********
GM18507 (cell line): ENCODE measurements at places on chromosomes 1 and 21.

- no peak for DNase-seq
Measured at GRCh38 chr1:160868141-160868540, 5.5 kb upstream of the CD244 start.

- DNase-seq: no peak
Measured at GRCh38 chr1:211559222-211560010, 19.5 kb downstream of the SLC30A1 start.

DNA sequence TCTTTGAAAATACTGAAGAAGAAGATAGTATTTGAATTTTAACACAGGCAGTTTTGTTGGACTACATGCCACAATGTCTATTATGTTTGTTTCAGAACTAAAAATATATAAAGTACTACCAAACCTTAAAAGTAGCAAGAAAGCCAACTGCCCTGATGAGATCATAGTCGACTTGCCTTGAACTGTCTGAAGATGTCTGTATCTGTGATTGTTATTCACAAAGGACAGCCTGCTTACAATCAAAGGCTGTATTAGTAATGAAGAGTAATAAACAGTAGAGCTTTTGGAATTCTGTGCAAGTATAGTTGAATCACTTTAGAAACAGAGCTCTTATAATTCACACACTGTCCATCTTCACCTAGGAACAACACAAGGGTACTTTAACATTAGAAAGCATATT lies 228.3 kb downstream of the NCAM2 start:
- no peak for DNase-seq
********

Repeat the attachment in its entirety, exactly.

GM18507 (cell line): ENCODE measurements at places on chromosomes 1 and 21.

- no peak for DNase-seq
Measured at GRCh38 chr1:160868141-160868540, 5.5 kb upstream of the CD244 start.

- DNase-seq: no peak
Measured at GRCh38 chr1:211559222-211560010, 19.5 kb downstream of the SLC30A1 start.

DNA sequence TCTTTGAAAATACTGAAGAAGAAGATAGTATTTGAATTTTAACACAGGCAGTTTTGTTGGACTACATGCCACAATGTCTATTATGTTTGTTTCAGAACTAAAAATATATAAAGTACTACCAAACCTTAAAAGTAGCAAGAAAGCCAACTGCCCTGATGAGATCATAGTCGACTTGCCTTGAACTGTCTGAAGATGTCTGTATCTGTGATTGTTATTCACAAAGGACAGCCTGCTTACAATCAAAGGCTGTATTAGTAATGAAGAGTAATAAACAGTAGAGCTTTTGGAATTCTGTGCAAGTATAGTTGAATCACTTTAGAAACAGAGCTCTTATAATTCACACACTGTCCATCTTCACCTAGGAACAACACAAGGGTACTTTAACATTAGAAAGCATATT lies 228.3 kb downstream of the NCAM2 start:
- no peak for DNase-seq